Offers from public bodies for less than the recommended price through the private treaty sale arrangements, where appropriate, may also be considered by Ed Vaizey. Such purchases frequently offer substantial financial benefit to both parties by the sharing of tax advantages.
Anyone interested in making an offer to purchase the bronze should contact the owner’s agent through:
The Reviewing Committee on the Export of Works of Art and Objects of Cultural Interest
Museums, Libraries and Archives Council
14 Bennetts Hill
Telephone 0121 345 7428
Notes to Editors
For all media enquiries please contact Senior Media Relations Adviser, Sunita Sharma, on 020 7273 8299, email: firstname.lastname@example.org. The image is available to download from DCMS’s Flickr photostream.
For enquiries on the operation of, and casework arising from, the work of the Reviewing Committee on the Export of Works of Art and Objects of Cultural Interest (RCEWA) please contact Sean BC Farran, RCEWA Secretary, on 0121 345 7428, e-mail: email@example.com
The Reviewing Committee on the Export of Works of Art and Objects of Cultural Interest is an independent body, serviced by MLA, which advises the Secretary of State for Culture, Media and Sport on whether a cultural object, intended for export, is of national importance under specified criteria. Where the Committee finds that an object meets one or more of the criteria, it will normally recommend that the decision on the export licence application should be deferred for a specified period. An offer may then be made from within the United Kingdom at or above the recommended fair market price.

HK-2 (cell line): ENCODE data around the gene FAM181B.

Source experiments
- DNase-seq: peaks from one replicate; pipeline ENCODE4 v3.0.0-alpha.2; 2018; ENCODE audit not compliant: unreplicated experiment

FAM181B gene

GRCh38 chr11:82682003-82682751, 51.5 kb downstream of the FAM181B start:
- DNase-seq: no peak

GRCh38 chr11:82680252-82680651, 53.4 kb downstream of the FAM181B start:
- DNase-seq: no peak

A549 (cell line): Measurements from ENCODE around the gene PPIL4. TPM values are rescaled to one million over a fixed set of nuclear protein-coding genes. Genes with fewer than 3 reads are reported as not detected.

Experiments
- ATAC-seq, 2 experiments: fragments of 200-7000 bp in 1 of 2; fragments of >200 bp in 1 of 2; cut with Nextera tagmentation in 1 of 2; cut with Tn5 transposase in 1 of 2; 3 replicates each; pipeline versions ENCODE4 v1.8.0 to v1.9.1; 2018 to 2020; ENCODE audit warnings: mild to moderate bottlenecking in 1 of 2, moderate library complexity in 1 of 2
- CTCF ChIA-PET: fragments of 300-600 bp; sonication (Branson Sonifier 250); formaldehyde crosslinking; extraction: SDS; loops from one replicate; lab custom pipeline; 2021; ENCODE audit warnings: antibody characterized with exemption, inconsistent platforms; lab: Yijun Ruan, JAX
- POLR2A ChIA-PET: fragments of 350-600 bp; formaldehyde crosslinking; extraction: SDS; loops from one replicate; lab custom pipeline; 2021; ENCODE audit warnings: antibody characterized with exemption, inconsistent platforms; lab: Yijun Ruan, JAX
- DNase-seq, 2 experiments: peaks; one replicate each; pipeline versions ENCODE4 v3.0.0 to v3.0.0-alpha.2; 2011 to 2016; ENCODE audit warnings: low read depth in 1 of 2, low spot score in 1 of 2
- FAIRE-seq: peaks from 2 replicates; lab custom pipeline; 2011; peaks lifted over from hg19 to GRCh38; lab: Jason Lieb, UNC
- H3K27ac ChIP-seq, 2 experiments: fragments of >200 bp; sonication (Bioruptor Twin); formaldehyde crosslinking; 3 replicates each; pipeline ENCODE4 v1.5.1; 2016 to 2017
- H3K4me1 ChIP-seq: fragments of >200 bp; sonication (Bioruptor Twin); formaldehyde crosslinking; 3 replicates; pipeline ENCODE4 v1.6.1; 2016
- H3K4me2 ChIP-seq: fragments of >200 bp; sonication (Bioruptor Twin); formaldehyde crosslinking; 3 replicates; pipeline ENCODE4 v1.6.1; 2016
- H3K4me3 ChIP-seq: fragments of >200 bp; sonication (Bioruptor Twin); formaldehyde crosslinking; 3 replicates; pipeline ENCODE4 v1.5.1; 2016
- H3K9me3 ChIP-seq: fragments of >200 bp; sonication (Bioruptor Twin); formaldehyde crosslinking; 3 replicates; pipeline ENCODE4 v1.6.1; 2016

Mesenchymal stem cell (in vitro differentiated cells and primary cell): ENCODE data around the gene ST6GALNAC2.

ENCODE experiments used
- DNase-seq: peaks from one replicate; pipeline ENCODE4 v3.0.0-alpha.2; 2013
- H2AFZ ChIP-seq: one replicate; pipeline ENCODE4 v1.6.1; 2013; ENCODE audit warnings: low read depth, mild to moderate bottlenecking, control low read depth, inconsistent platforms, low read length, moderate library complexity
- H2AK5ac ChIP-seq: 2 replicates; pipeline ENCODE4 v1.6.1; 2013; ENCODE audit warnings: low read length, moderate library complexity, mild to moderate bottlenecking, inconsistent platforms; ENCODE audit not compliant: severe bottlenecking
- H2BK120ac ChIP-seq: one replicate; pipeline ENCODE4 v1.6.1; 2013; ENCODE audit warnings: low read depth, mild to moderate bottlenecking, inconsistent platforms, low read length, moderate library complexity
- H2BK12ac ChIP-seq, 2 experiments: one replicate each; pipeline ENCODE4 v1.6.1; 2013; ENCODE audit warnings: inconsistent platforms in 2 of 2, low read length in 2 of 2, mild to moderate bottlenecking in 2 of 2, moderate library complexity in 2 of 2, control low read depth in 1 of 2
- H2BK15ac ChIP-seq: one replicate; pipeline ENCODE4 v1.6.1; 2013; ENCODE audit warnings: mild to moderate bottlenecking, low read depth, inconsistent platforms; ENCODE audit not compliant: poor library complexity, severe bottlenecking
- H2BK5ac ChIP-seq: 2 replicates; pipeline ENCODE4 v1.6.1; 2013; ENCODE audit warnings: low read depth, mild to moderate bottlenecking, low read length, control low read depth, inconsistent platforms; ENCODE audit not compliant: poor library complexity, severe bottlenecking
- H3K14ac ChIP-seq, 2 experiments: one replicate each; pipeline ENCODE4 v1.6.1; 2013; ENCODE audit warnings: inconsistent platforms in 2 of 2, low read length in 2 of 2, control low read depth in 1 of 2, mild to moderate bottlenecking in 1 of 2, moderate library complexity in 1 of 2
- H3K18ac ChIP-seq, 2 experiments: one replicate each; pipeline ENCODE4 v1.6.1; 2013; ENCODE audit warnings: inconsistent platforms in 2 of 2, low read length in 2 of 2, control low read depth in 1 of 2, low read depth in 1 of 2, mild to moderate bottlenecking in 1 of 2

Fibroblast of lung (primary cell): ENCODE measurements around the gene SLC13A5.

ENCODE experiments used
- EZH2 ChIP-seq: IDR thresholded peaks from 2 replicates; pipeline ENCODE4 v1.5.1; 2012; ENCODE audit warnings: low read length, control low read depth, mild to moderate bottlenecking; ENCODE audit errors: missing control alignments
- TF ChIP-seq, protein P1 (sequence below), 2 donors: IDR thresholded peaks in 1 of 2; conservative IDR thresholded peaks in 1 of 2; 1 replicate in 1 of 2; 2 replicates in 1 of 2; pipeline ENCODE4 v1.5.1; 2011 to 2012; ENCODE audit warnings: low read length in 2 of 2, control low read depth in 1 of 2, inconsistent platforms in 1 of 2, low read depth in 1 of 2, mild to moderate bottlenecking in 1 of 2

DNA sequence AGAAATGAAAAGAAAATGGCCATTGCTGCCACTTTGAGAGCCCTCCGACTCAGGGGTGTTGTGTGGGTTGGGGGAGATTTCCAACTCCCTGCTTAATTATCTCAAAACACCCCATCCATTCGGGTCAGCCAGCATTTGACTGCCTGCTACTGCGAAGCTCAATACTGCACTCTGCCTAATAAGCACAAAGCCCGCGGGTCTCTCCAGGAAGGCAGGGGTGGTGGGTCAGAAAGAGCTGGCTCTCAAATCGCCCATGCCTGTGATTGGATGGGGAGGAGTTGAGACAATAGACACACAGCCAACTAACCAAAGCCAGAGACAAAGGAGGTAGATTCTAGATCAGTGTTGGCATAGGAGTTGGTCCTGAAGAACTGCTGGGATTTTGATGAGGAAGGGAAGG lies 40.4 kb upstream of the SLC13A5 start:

The details of the bronze relief are:
Pierino da Vinci
A relief of Ugolino imprisoned with his sons and grandsons, visited by famine
64.5 x 46 cm
Luca Martini (1507-61), Pisa, c.1549; probably Henry Trench, c. 1715-19; probably Richard Boyle, 3rd Earl of Burlington (1694-1753) and then by descent from his daughter Lady Charlotte Elizabeth Boyle (1731-1754; m. to William Cavendish, 4th Earl of Devonshire (1720-64) and then by decent.
William Adam, Gem of the Peak; or Matlock Bath and its Vicinity, A Tour from Derby to Matlock; Excursions to Chatsworth, Haddon […], London and Derby, 1843, pp. 139-140.
Marco Cianchi (ed.), Pierino da Vinci. Atti della giornata di studio. Vinci, Biblioteca Leonardiana, 26 maggio 1990, Florence, 1995, notably:
Charles Avery, ‘Pierino da Vinci’s ‘Lost’ Bronze Relief of ‘The Death by Starvation of Count Ugolino della Gherardesca and his Sons’ rediscovered at Chatsworth’, pp. 57-65, reprinted in Avery, Studies in Italian Sculpture, London, 2001, pp. 167-190.
James Fenton, Leonardo’s Nephew. Essays on Art and Artists, London, 1998, pp. 68-87.
Britta Kusch-Arnhold, Pierino da Vinci, Munster, 2008, esp. pp. 51-69; cat. 7 with list and analysis of versions in various materials, and related works, pp. 124-148.
Charles Noble and Alison Yarrington, ‘Like a Poet’s Dreems’. The redisplay of the 6th Duke of Devonshire’s Sculpture Gallery at Chatsworth’ in Apollo, November 2009, pp. 45-53.
Nicholas Penny, Catalogue of European Sculpture in the Ashmolean Museum. 1540 to the Present Day, Volume I: Italian, Oxford, 1992, cats 72 and 73, pp. 95-100.